Is a face covering like a using a chain-link fence to stop mosquitos?
One of the common criticisms of face coverings centers around particle size. People will say that wearing a cloth mask to stop a virus is like “using a chain link fence to stop a mosquito.” It’s not.
Here’s why: first of all, a mosquito has its own mean of locomotion. It can fly directionally and intentionally to avoid any portion of the fence that would impede its motion, whereas SAR-CoV-2 is completely dependent on being projected by its host (the human) and being transported via fomite transmission (surface contamination and touch transference to another host) or via air currents.
Secondly, the large gaps in the fence and tiny mosquito portion of the analogy fails as well.
While it’s true that the weaves of face covering vary in size and coronaviruses are extremely small (0.1-0.5 µm), the purpose of a face covering is mainly to reduce respiratory droplet spread and droplets are significantly larger than the virus itself at 5-10 µm.
Surgical masks typically have a pore size of 0.3-10 µm. Non-standard face coverings such as homemade fabric masks vary and in a subsequent blog, we will delve into which are more effective, but general guidance is to have multiple layers and multiple types of fabric to increase filtration.
Additionally, pore size does not tell the whole story when it comes to filtration.
As illustrated by Air Quality Engineering’s explanation of different mechanisms of air filtration; straining or having pore sizes small enough to stop particle coming through gaps in a filter is not the only means through which particles are stopped. Mechanisms of filtration other than straining include the following principles:
- inertial impaction;
- interception; and
- electrostatic attraction.
Inertial Impaction uses a rapid change in air direction and the principles of inertia to separate the particulate from the air stream.
Interception involves having the particulate make physical contact and becoming attached to the media fiber. The particulate which is intercepted is smaller and its inertia is not strong enough to cause the particle to continue in a straight line.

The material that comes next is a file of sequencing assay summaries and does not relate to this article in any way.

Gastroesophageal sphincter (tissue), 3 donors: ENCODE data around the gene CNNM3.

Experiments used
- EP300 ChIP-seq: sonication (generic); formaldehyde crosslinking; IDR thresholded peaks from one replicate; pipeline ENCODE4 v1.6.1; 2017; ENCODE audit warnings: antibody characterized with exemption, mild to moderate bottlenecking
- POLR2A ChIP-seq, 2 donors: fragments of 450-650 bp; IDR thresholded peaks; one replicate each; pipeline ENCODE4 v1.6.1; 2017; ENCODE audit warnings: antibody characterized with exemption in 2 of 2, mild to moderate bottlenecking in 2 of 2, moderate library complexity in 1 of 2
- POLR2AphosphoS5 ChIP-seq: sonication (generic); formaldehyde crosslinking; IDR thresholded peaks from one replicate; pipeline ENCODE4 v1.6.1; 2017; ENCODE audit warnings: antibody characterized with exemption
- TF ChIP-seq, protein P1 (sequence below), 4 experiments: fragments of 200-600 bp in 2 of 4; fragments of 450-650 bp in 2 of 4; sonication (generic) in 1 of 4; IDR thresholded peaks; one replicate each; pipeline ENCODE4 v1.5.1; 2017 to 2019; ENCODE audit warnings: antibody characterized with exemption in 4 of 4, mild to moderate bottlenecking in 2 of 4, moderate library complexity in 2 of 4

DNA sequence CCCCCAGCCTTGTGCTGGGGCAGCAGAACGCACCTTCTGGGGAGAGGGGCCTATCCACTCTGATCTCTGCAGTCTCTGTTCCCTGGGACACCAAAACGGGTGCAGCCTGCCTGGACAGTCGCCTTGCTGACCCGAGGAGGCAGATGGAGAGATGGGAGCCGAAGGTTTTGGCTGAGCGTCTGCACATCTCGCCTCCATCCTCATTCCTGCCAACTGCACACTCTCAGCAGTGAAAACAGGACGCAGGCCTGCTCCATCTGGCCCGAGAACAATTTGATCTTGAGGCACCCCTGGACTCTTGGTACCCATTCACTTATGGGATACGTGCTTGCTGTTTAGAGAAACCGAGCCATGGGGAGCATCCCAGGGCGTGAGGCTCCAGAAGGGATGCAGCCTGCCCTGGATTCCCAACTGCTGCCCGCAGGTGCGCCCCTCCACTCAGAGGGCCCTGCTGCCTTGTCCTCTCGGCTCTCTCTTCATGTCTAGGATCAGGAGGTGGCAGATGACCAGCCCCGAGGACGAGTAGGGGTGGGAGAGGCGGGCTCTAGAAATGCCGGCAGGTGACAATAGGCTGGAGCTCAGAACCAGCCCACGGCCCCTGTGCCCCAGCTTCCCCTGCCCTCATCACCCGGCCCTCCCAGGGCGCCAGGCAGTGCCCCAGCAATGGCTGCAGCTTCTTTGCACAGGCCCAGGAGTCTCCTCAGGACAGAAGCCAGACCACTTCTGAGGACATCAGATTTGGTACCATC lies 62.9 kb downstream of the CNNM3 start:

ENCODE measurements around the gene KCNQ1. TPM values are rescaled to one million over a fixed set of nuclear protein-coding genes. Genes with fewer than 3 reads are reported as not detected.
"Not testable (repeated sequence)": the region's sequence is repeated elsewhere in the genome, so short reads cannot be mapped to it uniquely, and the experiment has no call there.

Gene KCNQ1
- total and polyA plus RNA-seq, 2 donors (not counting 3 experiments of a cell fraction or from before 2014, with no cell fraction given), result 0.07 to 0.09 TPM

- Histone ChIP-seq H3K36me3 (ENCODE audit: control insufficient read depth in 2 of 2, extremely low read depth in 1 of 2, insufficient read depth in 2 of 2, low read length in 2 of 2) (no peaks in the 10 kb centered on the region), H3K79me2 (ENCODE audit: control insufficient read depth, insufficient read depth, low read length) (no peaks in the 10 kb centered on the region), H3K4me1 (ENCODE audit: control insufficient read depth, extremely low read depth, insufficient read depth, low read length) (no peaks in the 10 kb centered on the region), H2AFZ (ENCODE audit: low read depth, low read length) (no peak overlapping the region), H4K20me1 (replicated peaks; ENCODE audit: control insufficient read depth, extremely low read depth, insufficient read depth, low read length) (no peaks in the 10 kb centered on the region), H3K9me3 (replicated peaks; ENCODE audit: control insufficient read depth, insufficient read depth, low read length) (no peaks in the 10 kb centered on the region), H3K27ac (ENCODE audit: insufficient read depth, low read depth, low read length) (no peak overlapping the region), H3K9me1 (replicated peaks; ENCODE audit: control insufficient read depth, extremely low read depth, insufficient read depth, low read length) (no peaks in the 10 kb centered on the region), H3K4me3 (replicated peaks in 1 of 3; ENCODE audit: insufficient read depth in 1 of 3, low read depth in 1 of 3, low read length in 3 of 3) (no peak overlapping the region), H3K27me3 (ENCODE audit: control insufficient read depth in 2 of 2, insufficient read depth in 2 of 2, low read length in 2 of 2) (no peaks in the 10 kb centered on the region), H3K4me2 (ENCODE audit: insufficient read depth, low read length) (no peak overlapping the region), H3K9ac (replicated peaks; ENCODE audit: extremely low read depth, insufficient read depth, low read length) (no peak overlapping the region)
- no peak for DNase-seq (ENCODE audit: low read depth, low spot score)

Electrostatic Attraction involves charged particles being attracted to oppositely charged fibres. Electrostatic is used for removing fine particulates such as dust and smoke in commercially manufactured filters. Fabrics such as silk are known to create a similar effect through their natural tendency to cause static.
In the end, as with any sort of hazard mitigation measure, it is not about the mitigation measure needing to be 100% effective to be worth implementing. The protective measure of face coverings is to be done in conjunction with reducing community interaction wherever possible, keeping 1-2 m from other individuals when community interaction is necessary and the hygienic practices of washing hands, surfaces and masks.
If masks do anything significant to reduce droplet spread, they will in some measure reduce COVID-19 spread. It is clear that some measure of droplets will be stopped by wearing a face covering. Don’t believe me? I think my insistence they will do something to reduce droplet spread can be clearly demonstrated by a simple thought experiment: if you were to spit into your mask, would all of the spit get through? Clearly the answer is “no”. In fact, very little would actually get through. I would argue, based on this thought experiment that we have to assume that masks do at some level reduce the ability for droplets to project in comparison with how far they would project for an individual not wearing a mask.
I mean… if you really want to you can spit in your mask to test my theory 😉. Definitely wash the mask before using it again after this experiment.
The same is not the case with a mosquito and a chain link fence. The mosquito will pretty much always get through because they can deliberately fly through gaps in the fence.
It is clear that a measure of respiratory droplets containing SARS-CoV-2 particles will be blocked by face coverings and virtually no mosquitos would be stopped by a chain link fence, so the analogy fails.
Zooming In: Visualizing the Relative Size of Particles – Visual Capitalist – 2020 https://www.visualcapitalist.com/visualizing-relative-size-of-particles/
Proposed Approaches for Reusing Surgical Masks in COVID-19 Pandemic – OHSU – 2020 https://www.ohsu.edu/sites/default/files/2020-03/Proposed%20Solution%20for%20face%20mask%20reuse_Final%20%28web%29.pdf
Air Quality Engineering – Mechanisms of Filtration – 2018 https://bit.ly/36Th4la